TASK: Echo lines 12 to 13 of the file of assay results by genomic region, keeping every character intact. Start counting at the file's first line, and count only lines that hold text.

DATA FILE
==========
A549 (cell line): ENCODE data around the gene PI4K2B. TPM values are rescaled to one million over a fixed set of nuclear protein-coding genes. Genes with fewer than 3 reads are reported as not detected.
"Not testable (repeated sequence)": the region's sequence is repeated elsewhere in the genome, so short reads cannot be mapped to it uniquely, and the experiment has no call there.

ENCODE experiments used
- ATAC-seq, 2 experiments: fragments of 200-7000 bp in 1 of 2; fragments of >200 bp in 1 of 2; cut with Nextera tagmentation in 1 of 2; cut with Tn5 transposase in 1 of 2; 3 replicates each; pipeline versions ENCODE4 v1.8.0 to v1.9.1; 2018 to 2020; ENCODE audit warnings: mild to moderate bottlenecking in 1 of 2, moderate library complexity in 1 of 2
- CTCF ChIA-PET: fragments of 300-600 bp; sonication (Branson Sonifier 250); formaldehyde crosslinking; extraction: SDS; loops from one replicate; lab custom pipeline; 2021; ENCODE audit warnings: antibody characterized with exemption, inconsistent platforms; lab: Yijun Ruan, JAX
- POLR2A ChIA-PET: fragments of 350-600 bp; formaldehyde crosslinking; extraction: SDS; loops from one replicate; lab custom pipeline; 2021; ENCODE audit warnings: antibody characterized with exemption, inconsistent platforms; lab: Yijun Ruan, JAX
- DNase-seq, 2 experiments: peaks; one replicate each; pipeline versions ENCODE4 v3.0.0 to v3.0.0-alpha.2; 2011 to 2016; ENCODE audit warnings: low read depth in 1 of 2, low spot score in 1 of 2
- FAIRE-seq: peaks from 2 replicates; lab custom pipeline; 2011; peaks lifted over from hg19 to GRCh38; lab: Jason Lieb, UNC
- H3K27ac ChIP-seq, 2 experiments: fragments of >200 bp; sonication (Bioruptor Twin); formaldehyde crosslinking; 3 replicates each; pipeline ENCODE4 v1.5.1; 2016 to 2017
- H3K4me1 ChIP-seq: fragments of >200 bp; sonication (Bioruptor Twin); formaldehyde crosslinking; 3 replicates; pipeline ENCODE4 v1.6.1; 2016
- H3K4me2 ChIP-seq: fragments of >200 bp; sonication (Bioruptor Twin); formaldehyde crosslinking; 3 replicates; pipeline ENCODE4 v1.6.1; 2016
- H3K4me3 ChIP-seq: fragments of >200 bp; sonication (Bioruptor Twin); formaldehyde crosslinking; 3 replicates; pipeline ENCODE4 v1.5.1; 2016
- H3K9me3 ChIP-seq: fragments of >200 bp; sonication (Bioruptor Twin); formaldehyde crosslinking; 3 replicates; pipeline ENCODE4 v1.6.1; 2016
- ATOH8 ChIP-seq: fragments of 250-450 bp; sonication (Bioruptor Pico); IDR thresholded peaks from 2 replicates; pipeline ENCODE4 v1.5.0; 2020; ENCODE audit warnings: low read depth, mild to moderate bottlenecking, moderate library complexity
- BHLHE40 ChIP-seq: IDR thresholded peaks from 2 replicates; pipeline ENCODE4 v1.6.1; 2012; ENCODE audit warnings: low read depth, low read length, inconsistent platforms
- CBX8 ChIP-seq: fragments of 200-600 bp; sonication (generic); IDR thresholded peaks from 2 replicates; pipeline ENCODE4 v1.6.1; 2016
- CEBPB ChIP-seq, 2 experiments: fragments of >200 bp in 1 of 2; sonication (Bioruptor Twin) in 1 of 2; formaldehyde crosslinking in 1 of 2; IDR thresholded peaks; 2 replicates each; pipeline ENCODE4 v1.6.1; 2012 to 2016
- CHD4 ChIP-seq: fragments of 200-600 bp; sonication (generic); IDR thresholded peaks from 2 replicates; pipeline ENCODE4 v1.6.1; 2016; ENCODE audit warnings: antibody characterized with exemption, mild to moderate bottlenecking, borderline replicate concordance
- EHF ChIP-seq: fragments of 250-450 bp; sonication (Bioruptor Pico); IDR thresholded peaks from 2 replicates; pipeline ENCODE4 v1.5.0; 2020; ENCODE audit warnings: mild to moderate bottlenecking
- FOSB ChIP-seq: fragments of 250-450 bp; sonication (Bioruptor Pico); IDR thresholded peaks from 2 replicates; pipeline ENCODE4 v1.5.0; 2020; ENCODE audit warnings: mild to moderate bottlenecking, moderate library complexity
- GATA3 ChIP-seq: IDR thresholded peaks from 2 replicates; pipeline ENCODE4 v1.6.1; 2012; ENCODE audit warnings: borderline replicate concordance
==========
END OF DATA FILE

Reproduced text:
- H3K4me3 ChIP-seq: fragments of >200 bp; sonication (Bioruptor Twin); formaldehyde crosslinking; 3 replicates; pipeline ENCODE4 v1.5.1; 2016
- H3K9me3 ChIP-seq: fragments of >200 bp; sonication (Bioruptor Twin); formaldehyde crosslinking; 3 replicates; pipeline ENCODE4 v1.6.1; 2016